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The concept of a bullet train in the Golden State of California has been in the works for years now. Scientists and engineers alike envisioned a futuristic mode of transportation utilizing cutting edge technology to revolutionize the traveling process. When we say “revolutionize,” we mean from the San Francisco Bay Area to Los Angeles in less than an hour type of revolution. This may be hard for you to wrap your mind around and believe us, you’re not the only one that feels a little overwhelmed. Nevertheless, the brilliant innovation of today’s transit industry is setting the stage for well…can somebody say “warp speed?”

POD IN DOCK

On May 11th Hyperloop One, formerly known as Hyperloop Technologies, demonstrated its early prototype a mere 30 miles from the Las Vegas strip. The propulsion system that can transport freight and people at the speed of sound was publicly tested in front of an audience of over 100 eager journalists, guests and investors. The centipede-like sled launched across a track stretching 300 meters and hit 60 mph in a sheer 1.1 seconds. By the time it came to a complete stop spewing up a cloud of sand from the ground around it, cheers erupted from the team of engineers matched with a round of applause from onlookers. And this was just the beginning. The final version of its propulsion open air pods (POAP) will levitate through specialized tubes using magnetic force at speeds reaching 750 mph. Hyperloop One recently received another $80 million from investors such as GE Ventures, French National Rail Company, SNCF and Khosla Ventures.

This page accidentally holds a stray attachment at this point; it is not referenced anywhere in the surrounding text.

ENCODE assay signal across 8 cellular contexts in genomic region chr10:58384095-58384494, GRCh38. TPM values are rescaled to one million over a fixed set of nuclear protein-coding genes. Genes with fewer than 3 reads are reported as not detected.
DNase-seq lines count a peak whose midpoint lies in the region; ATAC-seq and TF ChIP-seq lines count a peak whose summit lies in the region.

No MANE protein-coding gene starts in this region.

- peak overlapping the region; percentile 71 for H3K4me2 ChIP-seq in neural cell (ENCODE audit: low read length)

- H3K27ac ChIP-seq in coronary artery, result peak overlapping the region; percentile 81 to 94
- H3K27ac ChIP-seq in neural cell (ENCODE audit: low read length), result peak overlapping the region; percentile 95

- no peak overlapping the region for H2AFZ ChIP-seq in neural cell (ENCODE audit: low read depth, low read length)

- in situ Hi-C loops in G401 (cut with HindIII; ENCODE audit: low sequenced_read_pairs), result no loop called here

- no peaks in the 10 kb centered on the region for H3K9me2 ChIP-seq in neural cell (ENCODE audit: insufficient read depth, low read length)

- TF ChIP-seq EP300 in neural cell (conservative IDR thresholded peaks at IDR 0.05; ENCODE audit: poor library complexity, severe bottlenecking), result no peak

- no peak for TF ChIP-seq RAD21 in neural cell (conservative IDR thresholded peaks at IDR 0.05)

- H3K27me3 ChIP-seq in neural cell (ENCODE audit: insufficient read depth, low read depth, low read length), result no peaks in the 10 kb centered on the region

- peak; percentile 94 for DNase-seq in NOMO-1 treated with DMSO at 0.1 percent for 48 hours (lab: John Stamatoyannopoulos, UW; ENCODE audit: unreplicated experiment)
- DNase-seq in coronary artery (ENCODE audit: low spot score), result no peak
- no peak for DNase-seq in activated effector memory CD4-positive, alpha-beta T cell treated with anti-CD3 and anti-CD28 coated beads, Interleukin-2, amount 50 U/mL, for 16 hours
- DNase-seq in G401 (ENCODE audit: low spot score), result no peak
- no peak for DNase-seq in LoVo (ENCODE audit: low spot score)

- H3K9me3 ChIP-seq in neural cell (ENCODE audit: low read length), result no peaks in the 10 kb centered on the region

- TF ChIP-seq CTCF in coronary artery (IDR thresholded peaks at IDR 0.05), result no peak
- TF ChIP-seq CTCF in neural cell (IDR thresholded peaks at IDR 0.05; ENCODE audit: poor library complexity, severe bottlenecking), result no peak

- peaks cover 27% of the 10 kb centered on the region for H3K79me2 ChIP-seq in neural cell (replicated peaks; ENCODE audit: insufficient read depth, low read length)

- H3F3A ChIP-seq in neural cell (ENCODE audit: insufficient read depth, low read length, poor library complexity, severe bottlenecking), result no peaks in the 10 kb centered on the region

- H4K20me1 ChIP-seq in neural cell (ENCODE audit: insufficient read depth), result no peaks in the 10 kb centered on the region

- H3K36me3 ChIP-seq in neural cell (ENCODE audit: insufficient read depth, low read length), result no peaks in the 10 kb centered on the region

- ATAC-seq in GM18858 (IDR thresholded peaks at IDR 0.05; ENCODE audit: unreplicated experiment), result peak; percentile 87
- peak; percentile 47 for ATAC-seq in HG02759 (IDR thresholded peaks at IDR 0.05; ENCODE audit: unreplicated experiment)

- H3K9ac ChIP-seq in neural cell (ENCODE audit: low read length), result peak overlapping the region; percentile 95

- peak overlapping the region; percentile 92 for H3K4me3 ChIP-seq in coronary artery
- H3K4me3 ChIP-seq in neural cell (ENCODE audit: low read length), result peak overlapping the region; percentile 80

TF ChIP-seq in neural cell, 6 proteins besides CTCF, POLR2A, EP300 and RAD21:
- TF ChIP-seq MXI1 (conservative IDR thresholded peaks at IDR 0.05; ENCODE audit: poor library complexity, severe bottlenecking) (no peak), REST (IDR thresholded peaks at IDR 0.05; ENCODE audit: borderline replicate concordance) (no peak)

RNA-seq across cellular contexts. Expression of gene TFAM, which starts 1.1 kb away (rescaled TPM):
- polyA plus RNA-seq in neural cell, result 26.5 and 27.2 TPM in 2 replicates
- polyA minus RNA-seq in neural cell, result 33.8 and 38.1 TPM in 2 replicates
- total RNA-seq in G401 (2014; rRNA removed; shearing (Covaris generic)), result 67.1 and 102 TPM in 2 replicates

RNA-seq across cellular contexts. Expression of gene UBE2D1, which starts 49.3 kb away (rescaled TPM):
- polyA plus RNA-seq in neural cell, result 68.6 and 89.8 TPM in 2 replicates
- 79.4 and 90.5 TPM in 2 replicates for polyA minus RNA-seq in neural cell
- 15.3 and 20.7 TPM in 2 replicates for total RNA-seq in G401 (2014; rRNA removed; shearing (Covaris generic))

Elon Musk, CEO of SpaceX, publicly announced that he would be funding a $6 billion project to create his own hyperloop technology in February of 2013. Collaborating with AECOM, a specialized provider of advanced architecture and infrastructure, SpaceX is contending with some of the most creative minds of this century to build top of the line hyperloop pod designs. In order to speed up the process, Musk asked the public to offer their input resulting in one of the most popular open-sourced design initiatives in history. In January of this year, SpaceX hosted a hyperloop pod design competition at Texas A&M University where thousands of scholars and aspiring innovators contributed their exclusive blueprints. 100 teams of students from around the world went head to head in an epic dual of design novelty. The Massachusetts Institute of Technology (MIT) received the 1st round pick for best overall design and build. Special guest presentations from speakers such as Assistant Vice Chancellor for Engineering Strategic Initiatives, John Barton, and U.S. Secretary of Transportation, Anthony Foxx, struck cords of passion for the young contestants and media outlets quickly capitalized on the event. With the first phase of the competition a success, MIT students are now seeking to expand on its ideas trying out aluminum, carbon fiber, intricate braking systems and powerful magnets in order to reach an ideal 100 meters per second. The new design must be completed by the middle of this month.

The demand for more efficient means of transportation continues to accelerate figuratively and quite literally. Hyperloop One displayed a sneak peak of its first ever POAPs last Wednesday granting the city of sin an unforgettable experience. Elon Musk’s SpaceX launched a design competition at Texas A&M University awarding the 1st round prize to a team of MIT students. Although its development is far from over, it’s clear to see that all parties involved will be forced to stay on track.

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